There we go – easy. “The” New Atheists are – always and everywhere – being argumentative, aggreessive, and generally dickish in their attacks on religion. End of story. Simple. “I dislike ‘New Atheism’ because ‘New Atheists’ be dickish and I know this because I dislike them and I dislike them because I know this.”

The anecdote=data version:

Thanks Josh – that is a really helpful description of New Atheism. I have a friend who is a New Atheist and I find it really tough to discuss religion rationally with him…. I fail to understand why he feels so strongly that all religion is bad, and also why he feels so strongly that religion undermines science.

I know someone who fits your description therefore all New Atheists fit your description.

The reliable Anthony McCarthy is a stalwart group-definer:

I use the term “new atheist” for atheists who demonstrate that they practice negative stereotyping of religious people, practice bigotry, false characterizations and similar, negative things.

He uses the term that way and then he proceeds to make large sweeping generalizations about “new atheists” plural, thus adding his mite to the bonfire being readied to fry the despised group. (I don’t mean “fry” literally, Joe. Relax.)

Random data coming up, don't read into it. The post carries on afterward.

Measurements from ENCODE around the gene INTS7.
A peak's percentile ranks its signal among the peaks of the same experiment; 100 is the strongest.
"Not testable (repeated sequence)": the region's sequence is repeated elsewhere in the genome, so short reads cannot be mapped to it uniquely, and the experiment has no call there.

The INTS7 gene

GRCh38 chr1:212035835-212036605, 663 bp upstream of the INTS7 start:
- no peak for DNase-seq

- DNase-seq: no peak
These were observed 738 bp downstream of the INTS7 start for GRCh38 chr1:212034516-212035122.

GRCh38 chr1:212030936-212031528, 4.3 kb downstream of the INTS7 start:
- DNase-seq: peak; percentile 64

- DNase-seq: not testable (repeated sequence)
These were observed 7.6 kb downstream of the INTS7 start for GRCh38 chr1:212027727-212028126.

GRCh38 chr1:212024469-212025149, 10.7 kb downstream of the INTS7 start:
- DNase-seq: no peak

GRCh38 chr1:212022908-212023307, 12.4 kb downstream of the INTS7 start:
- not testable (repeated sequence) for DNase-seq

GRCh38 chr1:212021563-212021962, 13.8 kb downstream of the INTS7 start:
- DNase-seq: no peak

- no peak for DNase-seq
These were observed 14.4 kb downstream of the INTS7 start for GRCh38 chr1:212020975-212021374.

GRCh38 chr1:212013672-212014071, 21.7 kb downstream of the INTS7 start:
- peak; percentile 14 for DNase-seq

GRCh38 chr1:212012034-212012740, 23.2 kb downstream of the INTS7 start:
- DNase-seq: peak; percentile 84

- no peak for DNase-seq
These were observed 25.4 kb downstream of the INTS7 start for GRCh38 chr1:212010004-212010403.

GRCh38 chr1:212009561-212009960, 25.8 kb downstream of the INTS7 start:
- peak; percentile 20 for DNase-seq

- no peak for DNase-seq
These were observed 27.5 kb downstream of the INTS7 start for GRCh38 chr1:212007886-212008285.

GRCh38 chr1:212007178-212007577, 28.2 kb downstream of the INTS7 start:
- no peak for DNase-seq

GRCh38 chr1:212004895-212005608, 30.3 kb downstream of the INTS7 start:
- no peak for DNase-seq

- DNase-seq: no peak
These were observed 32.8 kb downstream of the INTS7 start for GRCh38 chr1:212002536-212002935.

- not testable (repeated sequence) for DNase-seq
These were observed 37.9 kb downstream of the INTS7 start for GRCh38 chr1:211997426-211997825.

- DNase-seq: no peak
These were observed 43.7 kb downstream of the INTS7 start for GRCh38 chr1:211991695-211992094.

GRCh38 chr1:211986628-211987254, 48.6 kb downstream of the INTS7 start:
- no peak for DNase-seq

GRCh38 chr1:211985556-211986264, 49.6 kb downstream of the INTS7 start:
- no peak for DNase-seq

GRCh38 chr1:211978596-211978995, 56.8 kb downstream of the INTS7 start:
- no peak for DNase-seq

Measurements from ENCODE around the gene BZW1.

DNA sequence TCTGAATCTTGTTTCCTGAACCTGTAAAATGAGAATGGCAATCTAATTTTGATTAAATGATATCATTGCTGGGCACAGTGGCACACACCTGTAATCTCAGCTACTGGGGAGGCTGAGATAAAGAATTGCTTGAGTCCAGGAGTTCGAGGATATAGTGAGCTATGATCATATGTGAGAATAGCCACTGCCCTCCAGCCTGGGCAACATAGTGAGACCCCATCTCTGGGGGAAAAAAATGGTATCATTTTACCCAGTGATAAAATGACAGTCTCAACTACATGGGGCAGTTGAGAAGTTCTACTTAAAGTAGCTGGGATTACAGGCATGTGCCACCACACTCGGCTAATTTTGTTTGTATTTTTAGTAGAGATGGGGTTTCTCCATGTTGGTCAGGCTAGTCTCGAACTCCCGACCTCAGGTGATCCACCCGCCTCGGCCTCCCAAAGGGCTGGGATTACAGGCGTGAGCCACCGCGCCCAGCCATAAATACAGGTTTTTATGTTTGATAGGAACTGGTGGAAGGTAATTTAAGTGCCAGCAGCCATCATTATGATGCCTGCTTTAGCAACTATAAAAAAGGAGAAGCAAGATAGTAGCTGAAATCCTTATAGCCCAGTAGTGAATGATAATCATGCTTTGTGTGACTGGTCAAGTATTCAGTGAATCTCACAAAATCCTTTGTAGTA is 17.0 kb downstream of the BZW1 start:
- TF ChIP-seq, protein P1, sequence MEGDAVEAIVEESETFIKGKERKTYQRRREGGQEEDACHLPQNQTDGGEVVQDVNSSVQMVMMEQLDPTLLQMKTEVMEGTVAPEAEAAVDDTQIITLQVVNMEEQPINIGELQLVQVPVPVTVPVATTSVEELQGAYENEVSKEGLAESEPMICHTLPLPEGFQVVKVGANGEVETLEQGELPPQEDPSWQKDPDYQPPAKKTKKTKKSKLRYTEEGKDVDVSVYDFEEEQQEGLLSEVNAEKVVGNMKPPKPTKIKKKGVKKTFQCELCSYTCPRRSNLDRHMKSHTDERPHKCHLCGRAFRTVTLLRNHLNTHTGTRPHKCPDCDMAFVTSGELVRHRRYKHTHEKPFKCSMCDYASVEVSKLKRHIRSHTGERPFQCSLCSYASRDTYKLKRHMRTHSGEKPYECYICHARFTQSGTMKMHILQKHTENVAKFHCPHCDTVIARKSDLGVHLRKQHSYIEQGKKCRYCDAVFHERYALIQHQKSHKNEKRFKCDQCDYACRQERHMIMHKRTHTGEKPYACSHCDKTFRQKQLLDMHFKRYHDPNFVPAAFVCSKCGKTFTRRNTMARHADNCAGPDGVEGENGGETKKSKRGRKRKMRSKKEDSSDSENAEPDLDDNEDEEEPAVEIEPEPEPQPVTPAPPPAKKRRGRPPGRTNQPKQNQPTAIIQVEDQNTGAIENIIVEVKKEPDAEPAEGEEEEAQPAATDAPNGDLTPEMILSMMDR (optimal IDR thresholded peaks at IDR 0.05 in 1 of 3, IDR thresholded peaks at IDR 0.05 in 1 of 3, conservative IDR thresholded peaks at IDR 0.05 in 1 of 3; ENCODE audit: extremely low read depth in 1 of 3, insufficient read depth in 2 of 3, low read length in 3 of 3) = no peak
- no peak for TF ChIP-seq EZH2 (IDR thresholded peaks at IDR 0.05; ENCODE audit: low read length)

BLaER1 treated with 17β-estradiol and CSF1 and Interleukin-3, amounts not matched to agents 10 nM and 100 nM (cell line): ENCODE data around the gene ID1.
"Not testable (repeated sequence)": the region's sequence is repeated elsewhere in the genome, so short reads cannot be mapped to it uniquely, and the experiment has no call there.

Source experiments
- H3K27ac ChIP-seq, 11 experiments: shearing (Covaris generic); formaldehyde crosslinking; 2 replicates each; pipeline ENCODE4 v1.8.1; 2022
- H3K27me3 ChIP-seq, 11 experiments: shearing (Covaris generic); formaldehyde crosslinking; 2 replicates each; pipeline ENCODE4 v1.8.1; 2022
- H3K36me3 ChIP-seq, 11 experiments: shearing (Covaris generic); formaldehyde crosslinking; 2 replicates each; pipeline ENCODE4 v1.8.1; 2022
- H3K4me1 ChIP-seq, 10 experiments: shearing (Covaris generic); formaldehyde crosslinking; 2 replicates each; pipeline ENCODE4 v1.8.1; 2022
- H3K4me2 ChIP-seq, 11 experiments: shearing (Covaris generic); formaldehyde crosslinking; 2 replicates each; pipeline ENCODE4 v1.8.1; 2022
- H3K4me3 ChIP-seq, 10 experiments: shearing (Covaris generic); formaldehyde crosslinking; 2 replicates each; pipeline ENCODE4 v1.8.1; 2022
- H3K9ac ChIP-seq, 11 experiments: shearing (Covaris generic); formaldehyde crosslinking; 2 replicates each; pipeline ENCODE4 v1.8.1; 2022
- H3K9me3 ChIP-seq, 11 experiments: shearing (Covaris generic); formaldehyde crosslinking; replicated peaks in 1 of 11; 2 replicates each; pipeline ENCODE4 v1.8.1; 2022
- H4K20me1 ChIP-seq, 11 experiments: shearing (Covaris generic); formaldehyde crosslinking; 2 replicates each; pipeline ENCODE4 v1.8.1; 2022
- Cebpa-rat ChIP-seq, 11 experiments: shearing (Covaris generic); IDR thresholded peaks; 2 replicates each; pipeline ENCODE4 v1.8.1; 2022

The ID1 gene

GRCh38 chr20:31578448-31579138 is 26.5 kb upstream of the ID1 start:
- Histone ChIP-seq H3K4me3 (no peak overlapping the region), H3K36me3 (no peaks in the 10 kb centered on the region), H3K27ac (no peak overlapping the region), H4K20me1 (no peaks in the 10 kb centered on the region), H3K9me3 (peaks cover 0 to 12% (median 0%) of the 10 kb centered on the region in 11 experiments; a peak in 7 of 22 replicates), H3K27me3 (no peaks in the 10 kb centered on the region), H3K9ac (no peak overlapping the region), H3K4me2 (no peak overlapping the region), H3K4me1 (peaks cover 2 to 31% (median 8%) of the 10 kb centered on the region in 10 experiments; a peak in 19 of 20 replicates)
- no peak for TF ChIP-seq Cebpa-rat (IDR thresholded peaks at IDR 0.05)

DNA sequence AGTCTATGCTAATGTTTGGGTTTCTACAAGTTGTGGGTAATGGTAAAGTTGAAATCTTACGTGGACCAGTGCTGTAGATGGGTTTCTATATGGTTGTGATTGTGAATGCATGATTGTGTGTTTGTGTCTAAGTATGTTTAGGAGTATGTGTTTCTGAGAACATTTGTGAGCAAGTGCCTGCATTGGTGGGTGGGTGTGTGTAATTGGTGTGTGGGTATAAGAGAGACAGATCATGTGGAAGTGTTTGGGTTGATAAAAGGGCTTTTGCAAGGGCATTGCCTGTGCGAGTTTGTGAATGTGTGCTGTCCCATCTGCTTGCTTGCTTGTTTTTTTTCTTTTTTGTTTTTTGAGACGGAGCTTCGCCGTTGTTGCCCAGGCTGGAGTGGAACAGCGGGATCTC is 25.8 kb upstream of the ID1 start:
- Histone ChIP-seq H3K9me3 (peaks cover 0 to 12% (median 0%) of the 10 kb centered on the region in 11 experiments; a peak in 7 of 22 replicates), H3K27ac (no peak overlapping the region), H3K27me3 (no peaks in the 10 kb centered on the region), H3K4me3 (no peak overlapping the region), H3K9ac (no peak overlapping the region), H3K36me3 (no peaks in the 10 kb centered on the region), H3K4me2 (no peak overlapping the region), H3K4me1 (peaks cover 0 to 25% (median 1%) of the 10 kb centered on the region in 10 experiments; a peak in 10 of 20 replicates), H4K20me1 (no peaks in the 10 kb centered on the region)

There’s the “they all don’t ever read anything” claim:

NA’s often complain that their intemperate approach is a “style.” I disagree. I think it’s a way of casually dismissing all the hard questions that thoughtful people (like Max Weber that I mentioned above) ask. The pose of NA’s isn’t just style, it’s contempt for everything outside of their small circle of nerdly concerns.

There’s the definition by someone called Raging Bee

The only thing “new” about the “New Atheists” is their new wave of often pointless obnoxiousness, and their willingness to say things that are often as insulting as they are dead wrong.

And on and on. You get the idea. The point is – there’s a faction of people who know one big thing, which is that they loathe and detest “the New Atheists,” and they define the group they hate by saying what it is they hate about them.

It’s not a very thoughtful or enlightening way to analyze a subject.

A death in the family

Apr 26th, 2011 3:15 pm | By


The mother eagle at Norfolk Botanical Garden was hit by a plane and killed this morning.